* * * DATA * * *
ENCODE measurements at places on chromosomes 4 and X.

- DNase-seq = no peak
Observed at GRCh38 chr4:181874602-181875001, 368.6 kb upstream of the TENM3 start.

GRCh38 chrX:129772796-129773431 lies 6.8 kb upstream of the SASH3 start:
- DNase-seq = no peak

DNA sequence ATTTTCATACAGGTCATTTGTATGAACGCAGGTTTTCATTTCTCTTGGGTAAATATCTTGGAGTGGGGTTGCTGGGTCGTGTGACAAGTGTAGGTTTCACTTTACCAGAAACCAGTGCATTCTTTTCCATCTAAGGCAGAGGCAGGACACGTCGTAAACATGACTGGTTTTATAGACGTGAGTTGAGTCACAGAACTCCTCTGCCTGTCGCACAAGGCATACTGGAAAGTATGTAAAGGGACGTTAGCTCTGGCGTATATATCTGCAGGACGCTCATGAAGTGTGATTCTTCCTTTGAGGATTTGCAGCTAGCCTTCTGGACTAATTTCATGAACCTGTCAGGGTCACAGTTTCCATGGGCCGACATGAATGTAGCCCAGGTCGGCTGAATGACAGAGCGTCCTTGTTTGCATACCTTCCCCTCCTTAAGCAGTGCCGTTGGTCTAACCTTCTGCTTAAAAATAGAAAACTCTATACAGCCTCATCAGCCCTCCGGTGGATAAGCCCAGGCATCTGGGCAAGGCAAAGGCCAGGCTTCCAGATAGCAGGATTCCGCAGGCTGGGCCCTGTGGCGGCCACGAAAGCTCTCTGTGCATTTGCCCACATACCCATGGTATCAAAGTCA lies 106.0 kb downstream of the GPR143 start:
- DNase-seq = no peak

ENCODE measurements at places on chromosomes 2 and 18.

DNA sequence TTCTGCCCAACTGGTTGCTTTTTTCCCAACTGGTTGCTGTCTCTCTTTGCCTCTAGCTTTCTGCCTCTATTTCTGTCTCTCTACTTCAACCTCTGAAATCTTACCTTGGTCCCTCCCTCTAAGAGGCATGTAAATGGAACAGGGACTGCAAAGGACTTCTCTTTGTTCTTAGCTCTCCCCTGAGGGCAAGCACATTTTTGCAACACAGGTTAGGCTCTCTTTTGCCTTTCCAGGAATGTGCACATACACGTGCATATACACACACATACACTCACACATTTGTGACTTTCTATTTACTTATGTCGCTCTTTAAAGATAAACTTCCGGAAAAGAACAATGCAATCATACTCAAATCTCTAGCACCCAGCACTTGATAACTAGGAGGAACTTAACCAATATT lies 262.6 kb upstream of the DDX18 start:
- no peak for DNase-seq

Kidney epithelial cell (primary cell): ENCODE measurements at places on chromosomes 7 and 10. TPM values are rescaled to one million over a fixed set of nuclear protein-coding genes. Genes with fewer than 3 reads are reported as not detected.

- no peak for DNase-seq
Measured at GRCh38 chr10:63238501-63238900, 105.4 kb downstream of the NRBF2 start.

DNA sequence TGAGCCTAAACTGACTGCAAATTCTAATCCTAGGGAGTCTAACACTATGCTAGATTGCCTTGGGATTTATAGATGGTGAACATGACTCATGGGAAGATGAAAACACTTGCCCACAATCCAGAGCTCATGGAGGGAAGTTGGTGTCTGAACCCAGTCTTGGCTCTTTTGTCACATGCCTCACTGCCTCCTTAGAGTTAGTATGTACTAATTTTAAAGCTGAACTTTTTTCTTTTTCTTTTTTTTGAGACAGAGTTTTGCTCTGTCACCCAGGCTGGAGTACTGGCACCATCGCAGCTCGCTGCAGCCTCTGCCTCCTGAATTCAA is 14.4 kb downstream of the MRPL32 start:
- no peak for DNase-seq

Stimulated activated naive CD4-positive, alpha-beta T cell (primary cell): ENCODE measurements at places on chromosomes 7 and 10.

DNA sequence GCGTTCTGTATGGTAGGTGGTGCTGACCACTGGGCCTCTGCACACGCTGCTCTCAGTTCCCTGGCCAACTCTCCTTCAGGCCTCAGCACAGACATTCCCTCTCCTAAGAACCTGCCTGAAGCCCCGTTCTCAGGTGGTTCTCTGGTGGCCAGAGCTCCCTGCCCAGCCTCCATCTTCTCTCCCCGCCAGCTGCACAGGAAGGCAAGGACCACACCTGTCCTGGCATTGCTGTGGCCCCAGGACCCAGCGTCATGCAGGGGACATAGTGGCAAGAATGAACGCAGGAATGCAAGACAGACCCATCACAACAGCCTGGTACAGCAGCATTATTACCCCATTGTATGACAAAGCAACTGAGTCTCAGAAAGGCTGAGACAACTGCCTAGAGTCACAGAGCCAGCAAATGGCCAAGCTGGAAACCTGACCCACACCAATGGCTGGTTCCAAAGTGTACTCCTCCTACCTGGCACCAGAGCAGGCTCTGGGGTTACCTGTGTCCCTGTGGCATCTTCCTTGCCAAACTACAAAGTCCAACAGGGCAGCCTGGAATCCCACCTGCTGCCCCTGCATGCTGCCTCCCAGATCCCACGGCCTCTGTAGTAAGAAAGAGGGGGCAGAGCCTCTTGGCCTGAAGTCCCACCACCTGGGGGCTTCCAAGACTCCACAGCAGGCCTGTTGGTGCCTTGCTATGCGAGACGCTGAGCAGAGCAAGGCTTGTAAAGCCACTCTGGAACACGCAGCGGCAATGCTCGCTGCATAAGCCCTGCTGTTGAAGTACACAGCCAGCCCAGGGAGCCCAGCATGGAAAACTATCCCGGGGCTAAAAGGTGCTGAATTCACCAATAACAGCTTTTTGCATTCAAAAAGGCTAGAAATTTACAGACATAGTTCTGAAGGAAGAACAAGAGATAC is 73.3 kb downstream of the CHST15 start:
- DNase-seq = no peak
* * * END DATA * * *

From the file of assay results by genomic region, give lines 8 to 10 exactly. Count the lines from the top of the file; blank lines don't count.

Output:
ENCODE measurements at places on chromosomes 2 and 18.

DNA sequence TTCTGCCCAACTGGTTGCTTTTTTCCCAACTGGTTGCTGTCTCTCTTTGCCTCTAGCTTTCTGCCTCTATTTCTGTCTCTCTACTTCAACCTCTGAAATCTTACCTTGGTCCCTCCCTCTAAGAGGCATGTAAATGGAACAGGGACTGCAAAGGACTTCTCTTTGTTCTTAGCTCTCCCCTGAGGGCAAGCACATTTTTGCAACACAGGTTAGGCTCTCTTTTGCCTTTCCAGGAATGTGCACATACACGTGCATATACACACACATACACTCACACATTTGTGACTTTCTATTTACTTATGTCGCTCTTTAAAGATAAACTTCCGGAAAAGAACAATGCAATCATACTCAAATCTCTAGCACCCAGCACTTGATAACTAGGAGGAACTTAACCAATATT lies 262.6 kb upstream of the DDX18 start:
- no peak for DNase-seq